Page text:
The actions of Jesus at the Last Supper form a compelling paradigm of the life of Jesus the meal celebrates. I suggest we use that paradigm as a way to “practice” or exercise the faith we profess. I call them “Communion Calesthenics.”
The four actions of Jesus are:
-receiving (taking the bread offered him by others)
-thanksgiving to God
-breaking the bread
-giving it to others
These “Communion Calesthenics” are perfomed by standing up, lifting your arms over your head with palms open to receive the bread. Then you bring your arms down and put your hands together palm-to-palm in a praying posture. Thirdly, move your arms apart in a tearing motion for the breaking of the bread. Finally, stretch your arms straight out holding the bread out to those who need it. Repeat these motions until you can do them smoothly. Say “receiving,” “thanksgiving,” “breaking,” and “giving” as you make the gestures. Increase speed in moving through these gestures as able.
What do these “communion calesthenics” mean? Glad you asked.
Receiving: practice receptivity. Prayer, spiritual reading of scripture (lectio divina), contemplation, meditation, silence, music – there are a multitude of options. Experiment and find those practices that work best for you. The important thing to is to find a daily rhythm of some sort of receptive practice that positions us before God as the Giver of all gifts. I often use Thomas Merton’s well-known prayer for this:
“My Lord God, I have no idea where I am going.
I do not see the road ahead of me. I cannot know for certain where it will end.
Nor do I really know myself, and the fact that I think I am following your will does not mean that I am actually doing so. But I believe that the desire to please you does in fact please you and I hope that I have that desire in all that I am doing.
And I know that if I do this, you will lead me by the right road although I may know nothing about it. Therefore will I trust you always though I may seem to be lost and in the shadow of death, I will not fear, for you are ever with me and you will never leave me to face my perils alone.”
At other times I use a wonderful Jesuit meditation: “A Hollowed Space to Be Filled””
“A cup must be empty before it can be filled.
It is already full, it can’t be filled again
except by emptying it out.
In order to fill anything, there must be
A hollowed-out space.
Otherwise it can’t receive.
This is especially true of God’s word.
In order to receive it, we must be hollowed-out.
We must be capable of receiving it,
emptied of the false self and its endless demands.
When Christ came, there was no room in the inn.
It was full. The inn is a symbol of the human heart.
God’s word, Christ, can take root only in a hollow.”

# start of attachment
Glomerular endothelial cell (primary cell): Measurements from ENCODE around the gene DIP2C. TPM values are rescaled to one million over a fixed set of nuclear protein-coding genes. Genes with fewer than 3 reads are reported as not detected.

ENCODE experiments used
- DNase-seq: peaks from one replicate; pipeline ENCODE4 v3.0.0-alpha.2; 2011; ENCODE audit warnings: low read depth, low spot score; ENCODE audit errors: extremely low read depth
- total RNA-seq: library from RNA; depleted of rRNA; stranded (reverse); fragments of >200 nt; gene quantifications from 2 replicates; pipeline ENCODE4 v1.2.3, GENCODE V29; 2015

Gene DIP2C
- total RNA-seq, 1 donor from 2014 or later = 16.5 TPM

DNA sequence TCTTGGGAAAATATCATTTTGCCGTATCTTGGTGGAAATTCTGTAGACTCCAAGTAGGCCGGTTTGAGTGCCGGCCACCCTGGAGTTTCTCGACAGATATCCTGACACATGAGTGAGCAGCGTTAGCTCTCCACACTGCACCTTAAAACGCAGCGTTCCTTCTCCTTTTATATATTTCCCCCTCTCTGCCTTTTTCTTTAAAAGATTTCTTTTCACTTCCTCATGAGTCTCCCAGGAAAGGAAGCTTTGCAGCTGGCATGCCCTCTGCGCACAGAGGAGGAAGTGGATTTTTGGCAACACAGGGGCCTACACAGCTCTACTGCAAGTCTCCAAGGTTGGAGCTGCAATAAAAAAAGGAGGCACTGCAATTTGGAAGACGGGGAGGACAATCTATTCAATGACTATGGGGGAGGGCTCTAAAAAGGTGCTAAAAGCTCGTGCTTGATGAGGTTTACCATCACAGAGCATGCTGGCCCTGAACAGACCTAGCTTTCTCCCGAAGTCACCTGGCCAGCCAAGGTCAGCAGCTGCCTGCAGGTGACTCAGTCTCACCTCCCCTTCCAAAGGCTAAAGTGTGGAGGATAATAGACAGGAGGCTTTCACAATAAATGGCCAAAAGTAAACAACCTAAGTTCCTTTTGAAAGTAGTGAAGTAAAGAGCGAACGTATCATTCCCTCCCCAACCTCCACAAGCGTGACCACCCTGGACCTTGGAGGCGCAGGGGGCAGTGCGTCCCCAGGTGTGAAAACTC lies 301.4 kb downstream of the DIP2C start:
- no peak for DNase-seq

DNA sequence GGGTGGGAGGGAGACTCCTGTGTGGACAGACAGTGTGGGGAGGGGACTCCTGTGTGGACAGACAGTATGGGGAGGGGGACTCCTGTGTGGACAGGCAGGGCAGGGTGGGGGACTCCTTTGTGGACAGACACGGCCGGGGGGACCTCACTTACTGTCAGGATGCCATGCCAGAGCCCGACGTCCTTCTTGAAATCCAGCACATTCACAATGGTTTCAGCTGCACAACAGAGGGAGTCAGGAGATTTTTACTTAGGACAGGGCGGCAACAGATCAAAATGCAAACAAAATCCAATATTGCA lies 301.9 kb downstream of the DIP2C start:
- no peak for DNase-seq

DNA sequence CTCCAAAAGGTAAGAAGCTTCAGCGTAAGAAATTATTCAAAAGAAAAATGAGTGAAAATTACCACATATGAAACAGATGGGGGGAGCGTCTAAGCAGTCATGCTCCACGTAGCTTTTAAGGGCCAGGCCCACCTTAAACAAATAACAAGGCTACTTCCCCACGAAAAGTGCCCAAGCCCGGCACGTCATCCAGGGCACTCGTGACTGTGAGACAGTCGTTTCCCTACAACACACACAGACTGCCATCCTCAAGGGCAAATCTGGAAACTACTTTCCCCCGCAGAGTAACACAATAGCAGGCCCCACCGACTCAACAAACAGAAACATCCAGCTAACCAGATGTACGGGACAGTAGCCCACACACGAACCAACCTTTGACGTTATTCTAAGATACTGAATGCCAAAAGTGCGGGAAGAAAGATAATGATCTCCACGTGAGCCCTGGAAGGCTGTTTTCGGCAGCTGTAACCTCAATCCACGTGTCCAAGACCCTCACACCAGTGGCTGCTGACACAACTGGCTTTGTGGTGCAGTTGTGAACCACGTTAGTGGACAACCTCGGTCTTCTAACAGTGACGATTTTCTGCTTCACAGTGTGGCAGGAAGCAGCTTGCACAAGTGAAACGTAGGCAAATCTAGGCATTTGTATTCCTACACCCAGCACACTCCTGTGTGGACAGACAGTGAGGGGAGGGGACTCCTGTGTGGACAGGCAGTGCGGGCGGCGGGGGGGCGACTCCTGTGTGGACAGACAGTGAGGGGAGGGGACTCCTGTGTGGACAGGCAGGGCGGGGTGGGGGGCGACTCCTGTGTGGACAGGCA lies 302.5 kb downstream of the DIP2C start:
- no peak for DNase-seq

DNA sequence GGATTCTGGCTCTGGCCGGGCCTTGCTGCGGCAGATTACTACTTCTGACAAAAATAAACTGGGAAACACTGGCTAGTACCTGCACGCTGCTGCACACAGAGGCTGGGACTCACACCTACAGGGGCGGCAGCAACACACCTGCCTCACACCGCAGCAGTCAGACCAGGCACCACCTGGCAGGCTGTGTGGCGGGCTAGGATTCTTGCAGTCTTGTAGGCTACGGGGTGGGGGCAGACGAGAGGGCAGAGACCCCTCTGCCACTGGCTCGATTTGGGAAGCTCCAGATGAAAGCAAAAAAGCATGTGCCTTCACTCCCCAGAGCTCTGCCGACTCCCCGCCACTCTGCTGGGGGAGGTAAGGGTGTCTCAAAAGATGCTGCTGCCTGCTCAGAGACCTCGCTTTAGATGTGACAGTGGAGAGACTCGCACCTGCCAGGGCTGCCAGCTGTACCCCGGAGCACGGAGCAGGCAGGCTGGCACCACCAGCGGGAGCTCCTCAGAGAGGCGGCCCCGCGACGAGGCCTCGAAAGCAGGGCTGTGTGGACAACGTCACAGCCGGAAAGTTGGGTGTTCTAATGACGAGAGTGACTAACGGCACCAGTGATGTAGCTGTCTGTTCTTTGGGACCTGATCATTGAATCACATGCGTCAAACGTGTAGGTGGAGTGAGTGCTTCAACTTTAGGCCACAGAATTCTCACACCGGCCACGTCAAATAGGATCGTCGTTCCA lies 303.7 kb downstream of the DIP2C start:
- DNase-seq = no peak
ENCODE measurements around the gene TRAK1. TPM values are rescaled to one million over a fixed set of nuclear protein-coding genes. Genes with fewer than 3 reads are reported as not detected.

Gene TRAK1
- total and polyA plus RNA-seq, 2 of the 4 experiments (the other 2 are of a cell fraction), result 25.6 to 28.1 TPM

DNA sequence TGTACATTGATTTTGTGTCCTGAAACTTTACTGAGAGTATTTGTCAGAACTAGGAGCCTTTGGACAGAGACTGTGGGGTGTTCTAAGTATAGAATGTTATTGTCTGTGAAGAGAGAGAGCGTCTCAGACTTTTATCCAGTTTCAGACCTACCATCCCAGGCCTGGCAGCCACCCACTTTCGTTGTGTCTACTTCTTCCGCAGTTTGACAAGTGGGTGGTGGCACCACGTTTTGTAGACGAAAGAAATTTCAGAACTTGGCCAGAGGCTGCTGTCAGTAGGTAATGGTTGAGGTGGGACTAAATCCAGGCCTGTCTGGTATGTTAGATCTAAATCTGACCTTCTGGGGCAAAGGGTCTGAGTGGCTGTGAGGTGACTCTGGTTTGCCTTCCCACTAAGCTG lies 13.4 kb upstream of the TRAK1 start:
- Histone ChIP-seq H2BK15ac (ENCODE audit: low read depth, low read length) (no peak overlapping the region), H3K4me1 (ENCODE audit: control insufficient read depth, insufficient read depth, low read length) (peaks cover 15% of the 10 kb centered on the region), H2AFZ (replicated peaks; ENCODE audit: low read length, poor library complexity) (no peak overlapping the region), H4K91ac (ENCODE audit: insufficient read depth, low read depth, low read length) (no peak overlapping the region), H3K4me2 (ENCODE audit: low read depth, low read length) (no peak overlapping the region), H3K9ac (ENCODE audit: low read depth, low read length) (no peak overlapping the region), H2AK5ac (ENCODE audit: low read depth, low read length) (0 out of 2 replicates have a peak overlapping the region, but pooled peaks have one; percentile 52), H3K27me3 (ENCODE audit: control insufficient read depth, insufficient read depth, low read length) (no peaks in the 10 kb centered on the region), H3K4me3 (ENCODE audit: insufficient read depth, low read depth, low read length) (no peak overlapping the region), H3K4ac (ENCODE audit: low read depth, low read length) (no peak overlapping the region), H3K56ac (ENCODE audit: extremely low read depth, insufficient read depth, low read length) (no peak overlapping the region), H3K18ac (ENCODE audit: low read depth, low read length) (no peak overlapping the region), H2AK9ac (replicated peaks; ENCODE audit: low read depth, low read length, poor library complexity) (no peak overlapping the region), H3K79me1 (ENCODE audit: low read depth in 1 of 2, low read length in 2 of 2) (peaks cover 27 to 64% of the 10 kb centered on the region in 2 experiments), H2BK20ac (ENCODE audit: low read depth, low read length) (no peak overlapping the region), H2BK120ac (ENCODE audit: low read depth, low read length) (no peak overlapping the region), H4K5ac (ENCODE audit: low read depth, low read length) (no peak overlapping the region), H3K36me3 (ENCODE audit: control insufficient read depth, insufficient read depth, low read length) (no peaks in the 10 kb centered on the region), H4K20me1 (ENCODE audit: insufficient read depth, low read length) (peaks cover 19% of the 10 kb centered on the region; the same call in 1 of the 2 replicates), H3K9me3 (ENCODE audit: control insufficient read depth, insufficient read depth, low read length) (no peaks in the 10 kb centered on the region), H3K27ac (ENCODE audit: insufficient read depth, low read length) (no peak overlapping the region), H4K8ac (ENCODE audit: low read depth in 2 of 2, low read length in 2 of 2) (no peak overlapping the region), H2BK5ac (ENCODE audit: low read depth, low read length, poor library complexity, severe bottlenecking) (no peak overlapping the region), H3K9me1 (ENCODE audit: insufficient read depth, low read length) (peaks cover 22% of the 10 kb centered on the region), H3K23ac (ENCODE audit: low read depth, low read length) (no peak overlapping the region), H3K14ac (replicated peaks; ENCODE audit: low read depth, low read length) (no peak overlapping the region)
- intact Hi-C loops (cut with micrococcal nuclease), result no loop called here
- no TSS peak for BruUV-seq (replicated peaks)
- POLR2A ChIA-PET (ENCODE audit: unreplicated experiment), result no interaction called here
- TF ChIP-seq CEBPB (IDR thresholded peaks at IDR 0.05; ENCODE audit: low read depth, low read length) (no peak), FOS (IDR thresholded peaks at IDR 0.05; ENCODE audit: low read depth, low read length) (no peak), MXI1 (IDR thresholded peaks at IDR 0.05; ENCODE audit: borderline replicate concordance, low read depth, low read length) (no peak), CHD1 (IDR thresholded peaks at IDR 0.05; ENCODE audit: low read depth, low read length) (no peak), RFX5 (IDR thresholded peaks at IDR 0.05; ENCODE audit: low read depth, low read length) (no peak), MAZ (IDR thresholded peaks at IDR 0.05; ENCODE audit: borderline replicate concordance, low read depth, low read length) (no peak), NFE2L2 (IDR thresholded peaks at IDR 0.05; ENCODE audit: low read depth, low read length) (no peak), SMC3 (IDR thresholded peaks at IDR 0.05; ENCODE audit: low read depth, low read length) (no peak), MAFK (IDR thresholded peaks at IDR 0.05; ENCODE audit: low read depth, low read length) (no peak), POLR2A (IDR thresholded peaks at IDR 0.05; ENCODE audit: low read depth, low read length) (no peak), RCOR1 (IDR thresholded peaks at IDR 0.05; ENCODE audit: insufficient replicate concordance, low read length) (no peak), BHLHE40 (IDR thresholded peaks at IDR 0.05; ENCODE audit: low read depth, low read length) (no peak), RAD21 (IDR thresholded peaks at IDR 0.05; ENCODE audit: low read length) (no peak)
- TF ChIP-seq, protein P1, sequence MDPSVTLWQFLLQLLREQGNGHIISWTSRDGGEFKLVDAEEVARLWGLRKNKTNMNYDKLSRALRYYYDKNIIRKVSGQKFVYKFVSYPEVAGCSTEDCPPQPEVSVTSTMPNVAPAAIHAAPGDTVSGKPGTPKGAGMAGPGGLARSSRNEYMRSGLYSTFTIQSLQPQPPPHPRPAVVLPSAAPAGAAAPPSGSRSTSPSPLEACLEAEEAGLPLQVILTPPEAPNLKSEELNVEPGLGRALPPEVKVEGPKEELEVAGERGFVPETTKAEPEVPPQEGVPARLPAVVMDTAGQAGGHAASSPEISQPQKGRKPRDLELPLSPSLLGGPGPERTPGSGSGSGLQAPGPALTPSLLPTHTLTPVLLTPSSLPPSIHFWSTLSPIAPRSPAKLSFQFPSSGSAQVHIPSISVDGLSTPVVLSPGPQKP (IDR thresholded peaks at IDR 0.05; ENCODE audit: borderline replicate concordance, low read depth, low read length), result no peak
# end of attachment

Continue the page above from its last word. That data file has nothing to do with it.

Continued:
(William Breault, Hearts on Fire: Praying with Jesuits, ed. by Michael Harter, SJ, 74)
Explore a bit and find the practice(s) which you can use as this part of your Communion Calesthenics.
Thanksgiving: Gratitude is the hallmark of my reformed tradition. We realize that the very first response to God is not to do something, no matter how noble or exalted, but to say “Thanks” to God. Again there are many resources and options. A good place to begin might be to use the traditional “Great Prayers of Thanksgiving” for communion services. Go to pcusa.org and search for “great prayer of Thanksgiving” and you will find a variety to look over. Other denominations doubtless have similar resources at their websites.
Scripture, of course, also offers many great passages of thanksgiving. Psalms 145-150 might be a starting point. Hymns are also a good resource. Again, the key here is to find some way to express your thanks to God and begin doing it.
Breaking: here you want to explore the model of your lives being broken open so God’s love can flow from and through you to those around. Along with the gospels, Philippians 2:5-11 is a central text for reflection:
“Adopt the attitude that was in Christ Jesus:
Though he was in the form of God,
he did not consider being equal with God something to exploit.
But he emptied himself
by taking the form of a slave
and by becoming like human beings.
When he found himself in the form of a human,
he humbled himself by becoming obedient to the point of death,
even death on a cross.
Therefore, God highly honored him
and gave him a name above all names,
so that at the name of Jesus everyone
in heaven, on earth, and under the earth might bow
and every tongue confess that
Jesus Christ is Lord, to the glory of God the Father.“
Giving: Here you need to find something to do to give yourself to others (if you do not already have something). Normal church activities don’t count here nor do things you might otherwise be inclined to do. This service should interrupt our normal routine a bit to remind us that this is a part of our “exercise” routine. You should “make time” for this activity as you would when starting a new exercise program.
There’s my outline of Communion Calesthenics. The dynamics of this process – receiving, thanksgiving, breaking, and giving – form a biblically patterned process of growing in faith. They will also inscribe the practice and pattern of Eucharistic reality and living deeper and deeper in our hearts and minds and exercise a greater influence on the community of faith than it usually does at present. So, I invite you to join me in doing Communion Calesthenics – ready?